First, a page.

Guru's Ivy Report: First Place Penn Gets Momentary Scare While Routing Dartmouth
PHILADELPHIA – The best thing that happened to Penn’s women’s basketball team Saturday night in a 68-38 Ivy smackdown of Dartmouth was not another great defensive stand on the back-to-back weekend at the Palestra.
The most impressive thing was not that in days of old – like any season before the current one highlighting the coming of the Ivy tournament – the headlines on the Guru blog, the Daily Pennsylvanian and other places would point to the quick and tight grip the Quakers have on the standings with a two-game lead as the last unbeaten squad in league competition.
And no, great as it is to see them every year, the focus was not the return of the alums for what was also the annual #Play4Kay event, everyone wearing pink, to feature support of the fight against women’s breast cancer.
The thing that mattered most for Penn fans everywhere was what didn’t happen because if it had, the sports community part of the campus in West Philadelphia would be suddenly filled with some doubt as to whether back-to-back titles might happen for the first time in the history of the program.
Wth 6 minutes, 17 seconds left in the second quarter and Penn showing no let down from its trashing of Harvard’s 16-game win streak 24 hours earlier, suddenly a member of the red and blue was down, specifically “the member” of the red and blue was down, and coming from her direction seemed to be a sound of pain known all too well from those who have been around the women’s game.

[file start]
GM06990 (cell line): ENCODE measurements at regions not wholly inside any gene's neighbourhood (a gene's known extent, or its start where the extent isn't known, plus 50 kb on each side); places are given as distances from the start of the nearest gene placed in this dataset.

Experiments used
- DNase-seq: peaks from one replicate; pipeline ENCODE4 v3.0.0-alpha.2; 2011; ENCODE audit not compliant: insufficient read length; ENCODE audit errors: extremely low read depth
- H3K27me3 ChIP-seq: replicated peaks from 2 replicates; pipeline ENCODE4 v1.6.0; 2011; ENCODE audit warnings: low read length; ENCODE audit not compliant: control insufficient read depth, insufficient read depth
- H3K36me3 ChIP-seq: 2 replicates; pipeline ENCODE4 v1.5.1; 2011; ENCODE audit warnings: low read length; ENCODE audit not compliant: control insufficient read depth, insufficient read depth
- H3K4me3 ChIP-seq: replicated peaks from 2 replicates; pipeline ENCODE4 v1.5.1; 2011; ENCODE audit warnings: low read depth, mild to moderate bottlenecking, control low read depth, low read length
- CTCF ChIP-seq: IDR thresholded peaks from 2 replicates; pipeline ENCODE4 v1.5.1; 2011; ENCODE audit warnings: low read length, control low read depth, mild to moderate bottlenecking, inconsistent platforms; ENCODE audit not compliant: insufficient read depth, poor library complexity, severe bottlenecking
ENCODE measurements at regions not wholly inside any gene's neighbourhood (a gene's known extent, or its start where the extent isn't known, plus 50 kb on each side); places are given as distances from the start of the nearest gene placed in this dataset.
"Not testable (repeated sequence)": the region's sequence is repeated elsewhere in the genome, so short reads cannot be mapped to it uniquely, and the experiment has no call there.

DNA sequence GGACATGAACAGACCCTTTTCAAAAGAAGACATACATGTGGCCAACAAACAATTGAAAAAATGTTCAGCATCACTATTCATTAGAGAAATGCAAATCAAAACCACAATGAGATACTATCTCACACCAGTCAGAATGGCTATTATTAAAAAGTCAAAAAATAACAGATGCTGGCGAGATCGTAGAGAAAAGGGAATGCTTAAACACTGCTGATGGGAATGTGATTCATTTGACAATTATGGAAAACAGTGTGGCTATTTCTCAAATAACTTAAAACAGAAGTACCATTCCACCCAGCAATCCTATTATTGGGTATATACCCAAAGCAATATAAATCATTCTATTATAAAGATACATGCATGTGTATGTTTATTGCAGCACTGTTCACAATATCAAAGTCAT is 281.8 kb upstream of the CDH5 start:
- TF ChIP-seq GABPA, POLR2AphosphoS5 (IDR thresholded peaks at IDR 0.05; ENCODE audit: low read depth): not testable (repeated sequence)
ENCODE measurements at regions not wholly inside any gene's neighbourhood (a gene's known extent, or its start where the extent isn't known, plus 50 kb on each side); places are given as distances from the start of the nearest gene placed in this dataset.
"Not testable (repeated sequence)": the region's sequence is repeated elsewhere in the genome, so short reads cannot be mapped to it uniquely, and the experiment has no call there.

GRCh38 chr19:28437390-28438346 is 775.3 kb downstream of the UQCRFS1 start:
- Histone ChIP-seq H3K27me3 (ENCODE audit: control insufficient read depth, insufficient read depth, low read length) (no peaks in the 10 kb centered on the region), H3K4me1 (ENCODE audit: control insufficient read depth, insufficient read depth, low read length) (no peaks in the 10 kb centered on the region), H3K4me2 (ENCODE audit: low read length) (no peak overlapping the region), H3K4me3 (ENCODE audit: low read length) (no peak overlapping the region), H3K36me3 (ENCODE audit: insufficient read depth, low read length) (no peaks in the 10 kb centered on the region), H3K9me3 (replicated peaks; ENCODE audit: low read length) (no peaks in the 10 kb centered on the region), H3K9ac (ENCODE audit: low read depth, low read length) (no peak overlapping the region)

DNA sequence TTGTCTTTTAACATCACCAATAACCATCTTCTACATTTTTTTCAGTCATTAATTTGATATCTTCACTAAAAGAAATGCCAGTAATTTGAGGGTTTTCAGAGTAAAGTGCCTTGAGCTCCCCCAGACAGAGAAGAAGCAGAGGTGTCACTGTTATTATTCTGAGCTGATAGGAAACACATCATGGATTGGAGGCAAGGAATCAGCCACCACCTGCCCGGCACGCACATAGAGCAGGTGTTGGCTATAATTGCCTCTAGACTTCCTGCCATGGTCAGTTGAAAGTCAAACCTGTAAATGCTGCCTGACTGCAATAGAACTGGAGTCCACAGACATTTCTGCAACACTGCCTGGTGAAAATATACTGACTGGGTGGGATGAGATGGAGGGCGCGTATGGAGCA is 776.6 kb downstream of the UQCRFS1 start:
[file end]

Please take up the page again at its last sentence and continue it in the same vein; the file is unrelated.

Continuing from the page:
And while the three-initial description of a knee injury was becoming the thinkable, hopefully it was the unthinkable as senior Sydney Stipanovich was helped off the court with her leg slightly raised.
Cue the heavy documentary music. One could hear the voice-over on the screen – two years after the arrival of Alyssa Baron, it was the addition of this talented center who became the final piece for the successful quest for an Ivy crown that broke up the Princeton monopoly.
So what now?
It was 23-10 when junior Michelle Nwokedi, the other part of the inside force of the Quakers, came in as a replacement after she had been rotated out for a little breather.
In a sense the Quakers of the future suddenly became the Quakers of now since Stipanovich will be the biggest loss through graduation.
And over the next two minutes Penn held serve until the Public Address Announcer gave the news that returning to the game, Sydney Stipanovich.
Feeding a few scores, all seemed ok again and newspapers were mythically told they could stand down reporting Stipanovich’s demise.
The countdown of six blocked shots to a new Ivy career record could continue though no more were registered by the native of St. Louis Saturday night.
She ran up and down the court in the flow in the closing minutes of the half and seemed all right – the buzz in the stands from people closely connected was “high ankle sprain,” though she played the rest of the night.
And finally came the words of relief as Stipanovich talked about the moment.
“You know what, I kind of blacked out for a second when it happened, but,” she paused a second, “I’ll be fine. My teammates, we all stuck together the whole time,” she said of the period they played while she was getting quick treatment.
“I wasn’t going to let … stop me from being back on the court. I’ll get treatment and I’ll be fine. The whole team was focused for a whole 40 minutes and it showed.”
So how did coach Mike McLaughlin feel seeing one of his building blocks potentially being lost at the moment.
“Anyone goes down, I just said it in the locker room, your automatic reaction is, `Oh, wow.’ When she got up and limped off, it was a little discouraging. But Michelle tried to rally the group. And Sydney, she’ll be ok. But to answer your question, of course.”